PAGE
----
From Elder Scrolls 6 to Elden Ring, here are 10 games we expect on PS5 and Xbox Series X

(Image credit: Bethesda)

By the end of July, when Microsoft reveals more about first-party games coming to Xbox Series X, we'll have a fairly complete picture of what the next-gen launch line-up is going to look like (except this year's Call of Duty game, which is a missing piece of the puzzle). 

Sony, after all, has already revealed what the PS5's first-party launch line-up looks like, with Spider-Man: Miles Morales looking like the only major title to release this year. Deathloop, a great-looking first-person game from the brilliant minds at Arkane Studios, is a timed exclusive that'll help bulk out the software available from launch.

Still, in addition to the games we know about, there are 10 more big, exciting games that have either been announced or credibly rumored, and we predict they're coming to PS5 and Xbox Series X, too. Below, we've rounded them up so you have an idea of what the next few years of each console will look like, though it's worth noting that none of the below are officially confirmed for these new platforms yet.

Elden Ring

(Image credit: FromSoftware)

Elden Ring has been announced for PS4, Xbox One and PC and no next-gen platforms as of yet. Without a release date set for this year, though, we'd be surprised to see Dark Souls developer From Software's next big series kick off in 2021 without a next-gen edition. It could also follow the Dark Souls 2 pattern, of releasing on current generation consoles first, before getting an enhanced version for newer hardware. 


(Image credit: Bethesda)

The next singleplayer RPG from Bethesda Game Studios, Starfield, hasn't been confirmed for any formats yet. In fact, we haven't seen anything of the space-based RPG since its reveal back in 2018, when it was made clear the project was pretty early on in development. We feel fairly certain, though, that it'll end up on next-gen formats in some way or another, simply because publisher Bethesda has already been pretty pro-active in focusing on next-gen consoles. Deathloop and Ghostwire: Tokyo, for example, are set for release on PS5 but not PS4 as it stands.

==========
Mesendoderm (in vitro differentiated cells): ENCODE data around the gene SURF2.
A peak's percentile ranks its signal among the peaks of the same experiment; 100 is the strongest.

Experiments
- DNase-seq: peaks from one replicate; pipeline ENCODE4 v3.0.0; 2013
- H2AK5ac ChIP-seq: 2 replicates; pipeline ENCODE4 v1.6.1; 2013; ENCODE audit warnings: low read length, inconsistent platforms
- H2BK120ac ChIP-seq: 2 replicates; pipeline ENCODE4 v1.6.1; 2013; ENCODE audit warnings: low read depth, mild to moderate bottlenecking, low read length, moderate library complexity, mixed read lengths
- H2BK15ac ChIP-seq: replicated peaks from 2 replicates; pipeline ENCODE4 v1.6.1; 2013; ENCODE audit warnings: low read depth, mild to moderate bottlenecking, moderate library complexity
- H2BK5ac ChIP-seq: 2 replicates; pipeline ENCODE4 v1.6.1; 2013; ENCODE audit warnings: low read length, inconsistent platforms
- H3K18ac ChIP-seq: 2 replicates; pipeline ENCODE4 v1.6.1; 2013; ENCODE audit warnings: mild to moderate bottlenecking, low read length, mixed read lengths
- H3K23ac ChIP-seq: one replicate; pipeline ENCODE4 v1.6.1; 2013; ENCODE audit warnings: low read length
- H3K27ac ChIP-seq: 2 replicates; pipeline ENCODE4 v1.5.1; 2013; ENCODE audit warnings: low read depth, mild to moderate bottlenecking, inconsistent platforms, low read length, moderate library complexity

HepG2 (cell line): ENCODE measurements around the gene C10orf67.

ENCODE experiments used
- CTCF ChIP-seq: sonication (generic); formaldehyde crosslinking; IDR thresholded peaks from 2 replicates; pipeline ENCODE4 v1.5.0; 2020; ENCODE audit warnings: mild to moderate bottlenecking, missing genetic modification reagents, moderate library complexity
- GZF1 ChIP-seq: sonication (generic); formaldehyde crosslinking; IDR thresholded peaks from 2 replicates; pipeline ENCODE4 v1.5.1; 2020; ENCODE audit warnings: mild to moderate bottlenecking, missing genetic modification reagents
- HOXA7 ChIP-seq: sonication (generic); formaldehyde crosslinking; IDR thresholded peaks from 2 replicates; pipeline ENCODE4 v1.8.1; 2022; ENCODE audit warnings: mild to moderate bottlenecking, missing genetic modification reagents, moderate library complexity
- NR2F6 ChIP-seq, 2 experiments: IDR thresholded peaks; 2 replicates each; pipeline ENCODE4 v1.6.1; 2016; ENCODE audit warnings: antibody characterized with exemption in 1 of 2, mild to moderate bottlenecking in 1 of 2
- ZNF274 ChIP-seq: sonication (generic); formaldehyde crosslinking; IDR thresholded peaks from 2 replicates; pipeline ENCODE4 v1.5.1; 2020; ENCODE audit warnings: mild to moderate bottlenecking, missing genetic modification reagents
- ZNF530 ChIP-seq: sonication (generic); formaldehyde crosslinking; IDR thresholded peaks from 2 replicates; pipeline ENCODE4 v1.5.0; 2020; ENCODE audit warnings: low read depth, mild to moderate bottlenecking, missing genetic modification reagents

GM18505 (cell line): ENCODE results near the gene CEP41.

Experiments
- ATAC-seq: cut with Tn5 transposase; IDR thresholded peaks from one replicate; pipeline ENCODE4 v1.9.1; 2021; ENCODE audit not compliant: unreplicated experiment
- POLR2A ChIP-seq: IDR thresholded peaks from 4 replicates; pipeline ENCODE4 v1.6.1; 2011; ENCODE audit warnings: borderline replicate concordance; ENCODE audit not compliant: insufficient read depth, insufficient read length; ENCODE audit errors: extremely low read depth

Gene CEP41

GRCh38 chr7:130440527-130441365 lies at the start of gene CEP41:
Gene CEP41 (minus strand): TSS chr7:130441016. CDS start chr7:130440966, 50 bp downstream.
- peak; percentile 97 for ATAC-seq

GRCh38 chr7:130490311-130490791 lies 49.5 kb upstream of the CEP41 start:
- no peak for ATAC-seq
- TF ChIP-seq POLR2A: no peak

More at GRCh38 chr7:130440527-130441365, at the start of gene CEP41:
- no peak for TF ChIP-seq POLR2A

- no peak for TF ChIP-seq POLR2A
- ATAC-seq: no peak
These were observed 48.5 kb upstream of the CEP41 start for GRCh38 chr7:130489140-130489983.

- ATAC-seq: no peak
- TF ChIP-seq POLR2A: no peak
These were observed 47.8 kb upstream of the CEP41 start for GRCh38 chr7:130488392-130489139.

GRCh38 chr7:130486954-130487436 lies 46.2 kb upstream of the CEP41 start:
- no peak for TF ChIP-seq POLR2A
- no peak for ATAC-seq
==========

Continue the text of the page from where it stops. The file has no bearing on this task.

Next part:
Elder Scrolls 6

This image is from Elder Scrolls Online.

This image is from Elder Scrolls Online. (Image credit: Bethesda)

A similar situation to Starfield, but even further off. Starfield is coming before Elder Scrolls 6 from Bethesda Game Studios, and we wouldn't expect to see the follow-up to Skyrim until the tail end of the next generation of consoles. Try not to think about how old you'll be by then.

Harry Potter RPG

This is from one of EA's disappointing Harry Potter games, so you'll just have to imagine what the new game looks like.

This is from one of EA's disappointing Harry Potter games, so you'll just have to imagine what the new game looks like. (Image credit: EA)

In a Bloomberg report on the unannounced Harry Potter RPG that previously leaked back in 2018, it was mentioned from two sources that the PS5 and Xbox Series X were among the formats targeted with this game. Hopefully this'll be the first great non-Lego game set in the fictional universe.